There are a couple of concerns here, so let's look at them one at a time.
Yes, diagnosing someone with schizoaffective disorder, suspected or not, tends to be a difficult call, clinically speaking. The disorder itself is a mental illness characterized by recurring episodes of mood disorder and psychosis. Most doctors, if they suspect this disorder, prescribe a mood stabilizer and/or antipsychotic immediately. If the symptoms improve, the diagnosis is maintained and treatment continued. If not, the medications are either altered or removed.
Your main question, what would happen in the brain if the person did not have this issue is fairly easy to answer. The medications work by by blocking the receptors in the brain that certain neurotransmitters in the brain receive and process, such as dopamine. This action prevents excessive activity in the brain and helps to control symptoms. This drug regime is often prescribed to elderly patients as well, as those suffering with dementia related agitation are helped by this combination. In a younger adult without schizoaffective disorder, fatigue, tiredness, low motivation and a blunting of affect sometimes occur. (Blunting means that the normal range of mood expression is restricted.)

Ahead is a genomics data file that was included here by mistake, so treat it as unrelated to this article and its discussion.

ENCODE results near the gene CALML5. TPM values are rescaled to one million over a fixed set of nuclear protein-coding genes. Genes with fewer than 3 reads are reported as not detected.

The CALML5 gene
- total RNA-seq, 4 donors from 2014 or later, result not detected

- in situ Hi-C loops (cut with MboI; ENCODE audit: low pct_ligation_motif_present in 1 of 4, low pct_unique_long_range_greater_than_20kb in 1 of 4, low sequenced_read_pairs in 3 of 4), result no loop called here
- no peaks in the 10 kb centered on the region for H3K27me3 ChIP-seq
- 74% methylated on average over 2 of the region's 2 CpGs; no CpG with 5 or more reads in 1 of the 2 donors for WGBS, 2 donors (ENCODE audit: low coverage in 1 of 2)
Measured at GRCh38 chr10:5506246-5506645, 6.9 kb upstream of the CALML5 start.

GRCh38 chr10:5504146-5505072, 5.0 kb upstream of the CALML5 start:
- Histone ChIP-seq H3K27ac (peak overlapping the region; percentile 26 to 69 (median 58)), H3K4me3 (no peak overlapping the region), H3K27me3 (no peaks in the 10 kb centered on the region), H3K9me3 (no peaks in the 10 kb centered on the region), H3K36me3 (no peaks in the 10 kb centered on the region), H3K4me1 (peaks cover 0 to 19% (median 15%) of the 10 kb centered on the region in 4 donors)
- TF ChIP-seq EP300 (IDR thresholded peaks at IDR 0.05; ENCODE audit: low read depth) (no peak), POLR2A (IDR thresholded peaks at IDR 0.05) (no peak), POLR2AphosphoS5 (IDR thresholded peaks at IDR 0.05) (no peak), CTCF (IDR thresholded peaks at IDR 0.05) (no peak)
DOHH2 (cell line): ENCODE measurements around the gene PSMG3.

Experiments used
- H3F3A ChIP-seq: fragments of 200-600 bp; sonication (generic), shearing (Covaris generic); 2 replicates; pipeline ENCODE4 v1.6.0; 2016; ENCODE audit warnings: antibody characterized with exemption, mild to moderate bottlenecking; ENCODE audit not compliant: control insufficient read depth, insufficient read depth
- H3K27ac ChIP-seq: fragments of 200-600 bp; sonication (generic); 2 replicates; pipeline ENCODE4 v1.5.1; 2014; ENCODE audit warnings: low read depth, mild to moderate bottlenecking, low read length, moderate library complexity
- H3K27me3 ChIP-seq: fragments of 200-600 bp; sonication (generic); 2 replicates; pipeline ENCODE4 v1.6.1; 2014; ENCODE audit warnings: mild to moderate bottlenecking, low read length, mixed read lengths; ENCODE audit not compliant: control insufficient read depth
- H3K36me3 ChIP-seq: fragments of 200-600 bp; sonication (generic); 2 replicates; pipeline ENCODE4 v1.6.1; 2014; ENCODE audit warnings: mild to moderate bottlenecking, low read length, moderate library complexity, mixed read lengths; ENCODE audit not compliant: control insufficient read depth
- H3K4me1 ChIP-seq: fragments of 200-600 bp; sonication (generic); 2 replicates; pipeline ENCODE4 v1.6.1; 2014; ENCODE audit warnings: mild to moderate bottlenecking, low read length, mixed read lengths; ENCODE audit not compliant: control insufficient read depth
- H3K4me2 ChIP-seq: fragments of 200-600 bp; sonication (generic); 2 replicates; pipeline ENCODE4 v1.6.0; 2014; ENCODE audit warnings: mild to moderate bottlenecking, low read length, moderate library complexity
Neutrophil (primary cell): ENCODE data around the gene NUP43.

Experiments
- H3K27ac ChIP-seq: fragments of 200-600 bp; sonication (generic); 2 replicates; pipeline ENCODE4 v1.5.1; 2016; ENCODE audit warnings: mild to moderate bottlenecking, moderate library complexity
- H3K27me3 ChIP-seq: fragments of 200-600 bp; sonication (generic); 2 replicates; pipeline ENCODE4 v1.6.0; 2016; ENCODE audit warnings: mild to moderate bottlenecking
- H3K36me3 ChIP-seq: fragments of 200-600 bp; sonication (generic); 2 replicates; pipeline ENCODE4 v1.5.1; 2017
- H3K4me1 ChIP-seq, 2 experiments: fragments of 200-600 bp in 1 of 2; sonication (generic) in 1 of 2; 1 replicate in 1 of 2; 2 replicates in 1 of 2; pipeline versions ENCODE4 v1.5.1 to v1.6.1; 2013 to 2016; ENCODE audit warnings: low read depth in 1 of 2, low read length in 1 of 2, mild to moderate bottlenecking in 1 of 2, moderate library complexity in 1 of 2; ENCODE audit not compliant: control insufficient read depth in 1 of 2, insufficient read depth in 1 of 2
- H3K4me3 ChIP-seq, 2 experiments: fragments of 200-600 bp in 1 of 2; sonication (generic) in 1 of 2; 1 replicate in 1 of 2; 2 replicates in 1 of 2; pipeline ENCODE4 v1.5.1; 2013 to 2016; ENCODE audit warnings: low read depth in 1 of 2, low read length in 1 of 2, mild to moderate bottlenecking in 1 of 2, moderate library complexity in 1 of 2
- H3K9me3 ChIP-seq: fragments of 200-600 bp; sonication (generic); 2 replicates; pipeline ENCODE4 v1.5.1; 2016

The most serious risk of this medication tends to be Neuroleptic Malignant Syndrome (NMS). This is a rare potential side effect of this drug and involves symptoms such as high fever; stiff muscles; shaking; confusion; sweating; heart rate or muscle pain and weakness. But this is very rare and generally does not occur.
Overall, the side effect that you will see in a person without schizoaffective disorder is sedation. They tend to sleep a lot more than usual. Permanent damage when taken short term is rare.
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